With the passage of AB 12, unless a limited exception applies, California landlords who offer for rent a residential dwelling will only be able to receive a security deposit from a tenant in an amount up to the equivalent of one month’s rent.
AB 12 Makes Changes to Civil Code 1950.5
AB 12 is a new law that was recently signed by Gov. Newsom. It was authored by a democrat, Assemblyman Matt Haney.
Existing law allows a landlord who rent residential property in California to collect from a tenant the equivalent of up to two month’s rent as a security deposit for an unfurnished unit, and up to three month’s rent as a security deposit for a furnished unit. AB 12 changes these rules and reduces the amount that a landlord can demand for a security deposit.
Under AB 12, effective July 1, 2024, a landlord will only be allowed to demand a security deposit for a residential rental in an amount up to the equivalent of one month’s rent. Civil Code 1950.5(c)(1).
In addition, a landlord can also collect from a prospective tenant the first month’s rent, prior to the tenancy commencing.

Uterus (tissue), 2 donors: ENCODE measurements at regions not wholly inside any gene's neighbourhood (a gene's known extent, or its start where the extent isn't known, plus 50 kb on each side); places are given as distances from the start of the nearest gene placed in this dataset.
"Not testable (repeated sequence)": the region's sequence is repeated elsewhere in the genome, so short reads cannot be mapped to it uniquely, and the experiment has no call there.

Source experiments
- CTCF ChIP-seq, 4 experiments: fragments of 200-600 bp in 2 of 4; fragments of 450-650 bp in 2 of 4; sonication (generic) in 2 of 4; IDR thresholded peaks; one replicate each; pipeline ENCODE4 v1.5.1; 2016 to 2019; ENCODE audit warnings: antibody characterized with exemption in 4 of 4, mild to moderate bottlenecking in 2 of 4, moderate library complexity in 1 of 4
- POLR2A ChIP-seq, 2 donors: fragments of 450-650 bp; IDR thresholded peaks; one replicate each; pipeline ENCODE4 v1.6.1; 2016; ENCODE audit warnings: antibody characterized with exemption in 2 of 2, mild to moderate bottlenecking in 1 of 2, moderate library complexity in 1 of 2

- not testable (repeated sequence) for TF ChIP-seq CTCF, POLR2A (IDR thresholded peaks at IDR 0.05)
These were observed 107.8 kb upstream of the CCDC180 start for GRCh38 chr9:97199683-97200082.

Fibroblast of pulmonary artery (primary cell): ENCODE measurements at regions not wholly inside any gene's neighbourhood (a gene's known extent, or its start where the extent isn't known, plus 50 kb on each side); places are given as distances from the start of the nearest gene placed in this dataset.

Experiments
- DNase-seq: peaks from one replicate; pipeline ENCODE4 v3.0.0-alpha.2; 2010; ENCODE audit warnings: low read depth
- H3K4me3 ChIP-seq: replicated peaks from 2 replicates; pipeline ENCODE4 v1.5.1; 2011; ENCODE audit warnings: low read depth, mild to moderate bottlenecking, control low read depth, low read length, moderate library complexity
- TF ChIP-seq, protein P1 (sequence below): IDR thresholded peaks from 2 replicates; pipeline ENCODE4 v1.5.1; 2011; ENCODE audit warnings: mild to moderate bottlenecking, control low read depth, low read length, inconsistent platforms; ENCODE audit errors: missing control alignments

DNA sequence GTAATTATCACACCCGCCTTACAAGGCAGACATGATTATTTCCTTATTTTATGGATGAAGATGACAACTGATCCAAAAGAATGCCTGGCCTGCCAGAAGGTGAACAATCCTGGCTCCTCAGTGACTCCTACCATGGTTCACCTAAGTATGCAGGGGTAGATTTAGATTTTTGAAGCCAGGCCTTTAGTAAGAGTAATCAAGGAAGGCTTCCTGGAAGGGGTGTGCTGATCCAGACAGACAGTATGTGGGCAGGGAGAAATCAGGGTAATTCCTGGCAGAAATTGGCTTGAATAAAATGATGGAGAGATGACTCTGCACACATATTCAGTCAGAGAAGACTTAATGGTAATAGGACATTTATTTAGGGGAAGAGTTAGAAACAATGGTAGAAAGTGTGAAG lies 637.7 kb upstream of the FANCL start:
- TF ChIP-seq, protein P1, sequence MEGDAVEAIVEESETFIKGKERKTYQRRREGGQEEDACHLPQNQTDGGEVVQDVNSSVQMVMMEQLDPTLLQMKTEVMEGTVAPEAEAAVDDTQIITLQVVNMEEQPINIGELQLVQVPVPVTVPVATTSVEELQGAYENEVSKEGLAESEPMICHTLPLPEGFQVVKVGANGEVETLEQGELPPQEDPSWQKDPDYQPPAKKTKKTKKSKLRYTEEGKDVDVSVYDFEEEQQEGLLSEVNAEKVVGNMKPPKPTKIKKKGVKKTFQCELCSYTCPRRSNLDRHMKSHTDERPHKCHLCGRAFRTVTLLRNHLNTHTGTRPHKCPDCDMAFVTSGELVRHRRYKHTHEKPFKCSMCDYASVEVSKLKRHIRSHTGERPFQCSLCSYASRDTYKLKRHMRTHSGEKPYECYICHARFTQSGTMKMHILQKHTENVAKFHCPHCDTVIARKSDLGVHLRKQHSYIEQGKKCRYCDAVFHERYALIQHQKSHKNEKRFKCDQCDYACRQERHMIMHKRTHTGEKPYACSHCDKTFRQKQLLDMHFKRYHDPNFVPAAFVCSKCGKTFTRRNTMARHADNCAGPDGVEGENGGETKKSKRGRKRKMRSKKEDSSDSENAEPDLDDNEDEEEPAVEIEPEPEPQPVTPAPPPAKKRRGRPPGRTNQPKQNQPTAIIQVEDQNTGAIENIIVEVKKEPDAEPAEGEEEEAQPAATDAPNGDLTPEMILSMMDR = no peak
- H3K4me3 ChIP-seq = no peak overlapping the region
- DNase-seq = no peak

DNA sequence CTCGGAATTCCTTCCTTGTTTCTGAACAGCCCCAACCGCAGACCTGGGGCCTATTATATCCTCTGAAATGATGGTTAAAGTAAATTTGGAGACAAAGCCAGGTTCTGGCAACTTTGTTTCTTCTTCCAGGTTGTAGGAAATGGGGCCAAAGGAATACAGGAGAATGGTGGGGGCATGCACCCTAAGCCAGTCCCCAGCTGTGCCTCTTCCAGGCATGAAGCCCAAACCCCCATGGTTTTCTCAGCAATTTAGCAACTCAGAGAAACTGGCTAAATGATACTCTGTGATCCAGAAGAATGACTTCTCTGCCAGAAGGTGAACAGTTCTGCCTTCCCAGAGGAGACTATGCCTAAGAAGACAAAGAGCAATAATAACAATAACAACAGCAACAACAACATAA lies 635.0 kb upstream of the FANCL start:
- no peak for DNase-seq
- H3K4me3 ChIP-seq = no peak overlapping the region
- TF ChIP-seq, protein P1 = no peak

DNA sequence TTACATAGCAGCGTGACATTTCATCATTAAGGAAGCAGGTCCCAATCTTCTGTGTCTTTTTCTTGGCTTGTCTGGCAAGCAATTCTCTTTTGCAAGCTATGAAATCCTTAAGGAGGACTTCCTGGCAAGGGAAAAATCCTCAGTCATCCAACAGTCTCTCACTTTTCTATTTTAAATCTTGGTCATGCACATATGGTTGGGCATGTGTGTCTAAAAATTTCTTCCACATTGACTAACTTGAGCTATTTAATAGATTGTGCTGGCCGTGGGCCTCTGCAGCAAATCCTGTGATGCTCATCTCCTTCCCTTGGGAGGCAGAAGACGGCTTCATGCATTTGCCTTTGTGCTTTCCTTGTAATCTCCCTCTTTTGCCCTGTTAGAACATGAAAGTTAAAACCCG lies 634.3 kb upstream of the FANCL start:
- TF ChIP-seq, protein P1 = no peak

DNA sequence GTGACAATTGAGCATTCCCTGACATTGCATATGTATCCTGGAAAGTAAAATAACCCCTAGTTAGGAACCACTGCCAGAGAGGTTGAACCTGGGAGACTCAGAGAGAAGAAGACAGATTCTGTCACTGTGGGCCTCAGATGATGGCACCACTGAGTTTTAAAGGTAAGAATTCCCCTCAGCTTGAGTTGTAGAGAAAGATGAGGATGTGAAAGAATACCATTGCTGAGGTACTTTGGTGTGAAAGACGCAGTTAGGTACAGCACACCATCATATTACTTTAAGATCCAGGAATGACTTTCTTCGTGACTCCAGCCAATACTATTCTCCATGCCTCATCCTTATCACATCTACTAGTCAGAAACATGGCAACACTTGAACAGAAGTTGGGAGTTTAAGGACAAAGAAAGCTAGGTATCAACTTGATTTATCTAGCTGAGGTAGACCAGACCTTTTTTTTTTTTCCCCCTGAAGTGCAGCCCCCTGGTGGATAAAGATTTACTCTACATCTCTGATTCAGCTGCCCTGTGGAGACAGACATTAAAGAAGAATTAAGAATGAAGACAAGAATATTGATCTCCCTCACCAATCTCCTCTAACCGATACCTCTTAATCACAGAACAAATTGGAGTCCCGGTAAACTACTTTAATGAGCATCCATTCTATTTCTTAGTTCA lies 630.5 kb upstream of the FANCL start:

Under AB 12, a landlord who rents residential property can demand up to the equivalent of two months’ rent as a security deposit, if the landlord meets both of the following requirements:
- The landlord is a natural person or a limited liability company in which all members are natural persons.
- The landlord owns no more than two residential rental properties that collectively include no more than four dwelling units offered for rent.
Civil Code 1950.5(c)(4).
This exception does not apply if the prospective tenant is a service member. In the event that the prospective tenant is a service member, the landlord can only demand up to the equivalent of one month worth of rent, even if the landlord would have otherwise satisfied the requirements for the exemption.
AB 12 Video
Bad for Landlords and Property Owners
These new security deposit rules are bad news for landlords in an already bad landlord environment. A landlord will need to be extra careful in screening potential tenants, because having only one month’s worth of “security” won’t go far when the landlord/tenant relationship goes sour.
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The information in this article and blog are not meant to be legal advice and is intended for educational purposes only. The laws change frequently and this article may not be updated to reflect current rules. Do not rely on this article when making legal decisions. Consult with legal counsel regarding your particular case before taking any action. It is important for landlords to understand what jurisdiction the rental property is located in, and whether or not there are any special tenant protections or rent control applicable to the property.